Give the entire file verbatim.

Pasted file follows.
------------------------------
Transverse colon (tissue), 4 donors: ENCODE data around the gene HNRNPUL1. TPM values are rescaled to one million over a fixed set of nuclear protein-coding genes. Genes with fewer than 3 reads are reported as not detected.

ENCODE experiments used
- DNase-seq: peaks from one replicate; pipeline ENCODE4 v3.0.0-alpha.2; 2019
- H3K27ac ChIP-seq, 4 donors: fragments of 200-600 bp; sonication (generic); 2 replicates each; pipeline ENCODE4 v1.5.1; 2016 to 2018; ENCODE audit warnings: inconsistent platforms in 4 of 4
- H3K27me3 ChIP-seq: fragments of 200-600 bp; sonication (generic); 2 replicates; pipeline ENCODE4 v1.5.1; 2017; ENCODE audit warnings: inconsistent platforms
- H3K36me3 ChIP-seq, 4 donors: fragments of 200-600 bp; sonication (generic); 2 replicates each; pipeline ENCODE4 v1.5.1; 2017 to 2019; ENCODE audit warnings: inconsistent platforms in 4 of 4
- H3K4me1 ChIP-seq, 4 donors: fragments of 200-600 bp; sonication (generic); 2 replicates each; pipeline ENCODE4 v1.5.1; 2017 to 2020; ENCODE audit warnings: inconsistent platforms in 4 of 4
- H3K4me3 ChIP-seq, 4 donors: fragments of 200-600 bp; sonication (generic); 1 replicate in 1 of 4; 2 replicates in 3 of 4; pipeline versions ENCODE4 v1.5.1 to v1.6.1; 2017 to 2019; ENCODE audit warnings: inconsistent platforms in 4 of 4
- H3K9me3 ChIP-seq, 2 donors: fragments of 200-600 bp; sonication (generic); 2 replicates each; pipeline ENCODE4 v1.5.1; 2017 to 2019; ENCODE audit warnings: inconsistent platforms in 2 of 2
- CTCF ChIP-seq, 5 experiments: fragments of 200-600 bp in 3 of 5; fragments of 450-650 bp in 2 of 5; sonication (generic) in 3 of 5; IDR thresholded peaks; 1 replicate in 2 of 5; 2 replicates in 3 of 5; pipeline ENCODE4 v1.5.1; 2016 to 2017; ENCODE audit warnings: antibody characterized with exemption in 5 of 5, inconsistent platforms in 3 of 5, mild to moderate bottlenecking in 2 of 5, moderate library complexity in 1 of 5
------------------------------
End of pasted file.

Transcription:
Transverse colon (tissue), 4 donors: ENCODE data around the gene HNRNPUL1. TPM values are rescaled to one million over a fixed set of nuclear protein-coding genes. Genes with fewer than 3 reads are reported as not detected.

ENCODE experiments used
- DNase-seq: peaks from one replicate; pipeline ENCODE4 v3.0.0-alpha.2; 2019
- H3K27ac ChIP-seq, 4 donors: fragments of 200-600 bp; sonication (generic); 2 replicates each; pipeline ENCODE4 v1.5.1; 2016 to 2018; ENCODE audit warnings: inconsistent platforms in 4 of 4
- H3K27me3 ChIP-seq: fragments of 200-600 bp; sonication (generic); 2 replicates; pipeline ENCODE4 v1.5.1; 2017; ENCODE audit warnings: inconsistent platforms
- H3K36me3 ChIP-seq, 4 donors: fragments of 200-600 bp; sonication (generic); 2 replicates each; pipeline ENCODE4 v1.5.1; 2017 to 2019; ENCODE audit warnings: inconsistent platforms in 4 of 4
- H3K4me1 ChIP-seq, 4 donors: fragments of 200-600 bp; sonication (generic); 2 replicates each; pipeline ENCODE4 v1.5.1; 2017 to 2020; ENCODE audit warnings: inconsistent platforms in 4 of 4
- H3K4me3 ChIP-seq, 4 donors: fragments of 200-600 bp; sonication (generic); 1 replicate in 1 of 4; 2 replicates in 3 of 4; pipeline versions ENCODE4 v1.5.1 to v1.6.1; 2017 to 2019; ENCODE audit warnings: inconsistent platforms in 4 of 4
- H3K9me3 ChIP-seq, 2 donors: fragments of 200-600 bp; sonication (generic); 2 replicates each; pipeline ENCODE4 v1.5.1; 2017 to 2019; ENCODE audit warnings: inconsistent platforms in 2 of 2
- CTCF ChIP-seq, 5 experiments: fragments of 200-600 bp in 3 of 5; fragments of 450-650 bp in 2 of 5; sonication (generic) in 3 of 5; IDR thresholded peaks; 1 replicate in 2 of 5; 2 replicates in 3 of 5; pipeline ENCODE4 v1.5.1; 2016 to 2017; ENCODE audit warnings: antibody characterized with exemption in 5 of 5, inconsistent platforms in 3 of 5, mild to moderate bottlenecking in 2 of 5, moderate library complexity in 1 of 5